A cosmid library of Gordonia westfalica strain Kb1 was prepared from partially restricted (EcoRI) genomic DNA yielding preferentially fragments in the 30- to 40-kbp size range. The latter were ligated to pHC79 (18) and packaged into λ particles (17), and ampicillin-plus-tetracycline-resistant transductants of E. coli strain DH5α were selected. Clones containing hybrid cosmids of this cosmid library of G. westfalica strain Kb1 and of another cosmid library of G. polyisoprenivorans strain VH2 (Quyen Banh, unpublished data) were selected on LB-ampicillin-tetracycline agar plates. All the colonies from several plates (around 50 on each plate) were pooled, plasmid DNA was prepared from each pool, and putative fragments containing the lcp genes were amplified by PCR at an annealing temperature of 61°C using the ImmoMix ready-to-use PCR mixture (BioLine, Randolph, MA) and the degenerated primers P265f and P701r (Table (Table1).1). The number of colonies from the master plate of the identified pool was decreased and used for further screening by the described PCR amplification. Using this method, 35 and 25 pools comprising 700 and 500 clones of G. westfalica strain Kb1 or G. polyisoprenivorans strain VH2, respectively, were screened for the presence of lcp-containing hybrid plasmids. Hybrid cosmids pHC79::535, pHC79::549, and pHC79::632 from G. westfalica strain Kb1 and pHC79::290 from G. polyisoprenivorans strain VH2 contained lcp-homologous sequences. These hybrid cosmids were used as template DNA for sequencing reactions by primer walking. DNA was sequenced in a 48-capillary 3730 DNA Analyzer electrophoresis system (Applied Biosystems, Foster City, CA). Oligonucleotides were purchased from MWG Biotech (Ebersberg, Germany). For sequencing of inserts in the pGEM-T Easy vector (Promega, Madison, WI), the universal M13 forward primer and M13 reverse primer were used.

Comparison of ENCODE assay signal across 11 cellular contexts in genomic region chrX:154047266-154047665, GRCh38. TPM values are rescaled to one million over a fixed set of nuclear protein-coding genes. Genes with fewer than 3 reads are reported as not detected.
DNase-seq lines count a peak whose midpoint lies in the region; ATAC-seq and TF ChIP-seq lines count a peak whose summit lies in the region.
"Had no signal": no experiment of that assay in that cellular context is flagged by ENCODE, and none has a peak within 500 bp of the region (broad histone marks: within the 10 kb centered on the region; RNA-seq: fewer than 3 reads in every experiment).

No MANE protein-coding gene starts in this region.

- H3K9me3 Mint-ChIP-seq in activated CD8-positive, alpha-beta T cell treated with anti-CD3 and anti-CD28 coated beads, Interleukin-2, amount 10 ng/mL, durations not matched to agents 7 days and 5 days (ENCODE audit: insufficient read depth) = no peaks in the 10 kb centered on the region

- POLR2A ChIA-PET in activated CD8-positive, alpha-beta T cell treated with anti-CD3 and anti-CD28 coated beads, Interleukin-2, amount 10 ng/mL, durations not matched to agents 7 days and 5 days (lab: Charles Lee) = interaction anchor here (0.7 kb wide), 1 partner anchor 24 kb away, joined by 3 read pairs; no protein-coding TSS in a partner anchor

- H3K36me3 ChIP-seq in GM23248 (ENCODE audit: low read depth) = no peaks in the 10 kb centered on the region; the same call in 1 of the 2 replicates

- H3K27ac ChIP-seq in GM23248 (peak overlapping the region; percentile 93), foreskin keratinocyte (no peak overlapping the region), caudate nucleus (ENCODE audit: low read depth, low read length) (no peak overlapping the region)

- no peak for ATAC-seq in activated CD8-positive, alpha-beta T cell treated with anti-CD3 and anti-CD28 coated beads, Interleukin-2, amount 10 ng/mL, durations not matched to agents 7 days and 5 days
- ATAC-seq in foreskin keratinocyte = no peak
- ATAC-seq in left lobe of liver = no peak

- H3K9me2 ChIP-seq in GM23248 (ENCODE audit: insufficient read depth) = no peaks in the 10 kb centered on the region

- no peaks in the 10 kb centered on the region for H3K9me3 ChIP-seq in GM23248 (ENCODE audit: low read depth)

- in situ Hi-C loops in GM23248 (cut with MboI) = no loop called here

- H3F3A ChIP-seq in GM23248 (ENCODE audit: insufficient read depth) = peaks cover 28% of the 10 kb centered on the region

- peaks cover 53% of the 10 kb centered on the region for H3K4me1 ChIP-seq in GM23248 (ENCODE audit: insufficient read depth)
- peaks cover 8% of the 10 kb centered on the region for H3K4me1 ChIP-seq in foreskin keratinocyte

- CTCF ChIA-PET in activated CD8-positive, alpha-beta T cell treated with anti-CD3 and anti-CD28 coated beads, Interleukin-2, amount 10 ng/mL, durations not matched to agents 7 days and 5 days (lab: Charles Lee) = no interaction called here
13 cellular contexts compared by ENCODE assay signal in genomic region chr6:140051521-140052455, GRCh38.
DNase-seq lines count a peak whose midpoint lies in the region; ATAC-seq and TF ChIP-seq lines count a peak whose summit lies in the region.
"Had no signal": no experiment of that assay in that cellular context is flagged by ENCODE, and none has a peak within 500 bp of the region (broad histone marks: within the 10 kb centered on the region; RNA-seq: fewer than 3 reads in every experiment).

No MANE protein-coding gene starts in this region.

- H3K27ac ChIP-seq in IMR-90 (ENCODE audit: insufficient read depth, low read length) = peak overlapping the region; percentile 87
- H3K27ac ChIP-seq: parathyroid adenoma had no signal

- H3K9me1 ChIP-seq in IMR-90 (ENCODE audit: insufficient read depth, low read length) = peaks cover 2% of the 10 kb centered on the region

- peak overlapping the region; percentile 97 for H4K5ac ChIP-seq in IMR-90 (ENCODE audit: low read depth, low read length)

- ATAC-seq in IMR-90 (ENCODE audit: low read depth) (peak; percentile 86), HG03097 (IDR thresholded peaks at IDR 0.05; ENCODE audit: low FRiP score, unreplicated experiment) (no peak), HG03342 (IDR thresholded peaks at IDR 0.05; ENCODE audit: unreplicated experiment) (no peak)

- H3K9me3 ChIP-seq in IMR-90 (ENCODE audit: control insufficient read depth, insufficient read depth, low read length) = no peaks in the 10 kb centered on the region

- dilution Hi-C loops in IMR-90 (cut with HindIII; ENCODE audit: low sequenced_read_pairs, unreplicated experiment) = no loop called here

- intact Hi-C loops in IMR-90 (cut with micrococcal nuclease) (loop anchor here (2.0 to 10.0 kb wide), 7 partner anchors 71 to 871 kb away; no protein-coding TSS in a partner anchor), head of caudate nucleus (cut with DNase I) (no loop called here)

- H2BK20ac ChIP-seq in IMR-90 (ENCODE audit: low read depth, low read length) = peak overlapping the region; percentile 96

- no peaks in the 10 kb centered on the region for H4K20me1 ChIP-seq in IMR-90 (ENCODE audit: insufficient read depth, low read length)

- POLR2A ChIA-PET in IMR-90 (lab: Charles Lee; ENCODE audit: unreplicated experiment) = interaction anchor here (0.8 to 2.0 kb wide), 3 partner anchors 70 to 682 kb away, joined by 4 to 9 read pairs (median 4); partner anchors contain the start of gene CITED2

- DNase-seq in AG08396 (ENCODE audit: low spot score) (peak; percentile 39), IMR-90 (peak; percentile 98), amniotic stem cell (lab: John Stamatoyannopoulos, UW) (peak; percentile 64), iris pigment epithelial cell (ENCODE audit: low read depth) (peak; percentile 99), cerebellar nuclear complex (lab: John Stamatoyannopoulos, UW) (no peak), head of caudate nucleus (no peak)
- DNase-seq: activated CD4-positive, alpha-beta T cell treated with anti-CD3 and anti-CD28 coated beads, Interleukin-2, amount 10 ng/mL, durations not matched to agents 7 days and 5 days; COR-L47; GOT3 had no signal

The 3′ region of lcp from G. westfalica strain Kb1 (lcpKb1) was amplified by nested PCR employing one biotinylated oligonucleotide, which binds closely to the 3′ end of the known lcpKb1 sequence, plus four degenerated walker primers, which were expected to anneal in the 3′-flanking region of known lcp sequences according to the work of Mishra et al. (32). A set of four PCRs was carried out using genomic DNA of G. westfalica strain Kb1 as template and each single biotinylated primer in combination with each of the four walking primers under conditions described by Mishra et al. to amplify the flanking region (32). Streptavidin-coupled magnetic beads (Roche, Switzerland) were then applied according to the manufacturer's protocol to isolate biotinylated PCR products which were subsequently used as template for a second set of PCRs. For this a specific nested primer was designed, binding even more closely to the 3′ region of the known sequence than the corresponding biotinylated oligonucleotide. The specific nested primer was used together with the general nested primer, also taken from the work of Mishra et al. (32), for PCR, and the obtained amplification products were then cloned into the vector pGEM-T Easy (Promega, Madison, WI) and sequenced (see “Cosmid cloning and sequencing”). The designed biotinylated and nested oligonucleotides were purchased from MWG Biotech (Ebersberg, Germany).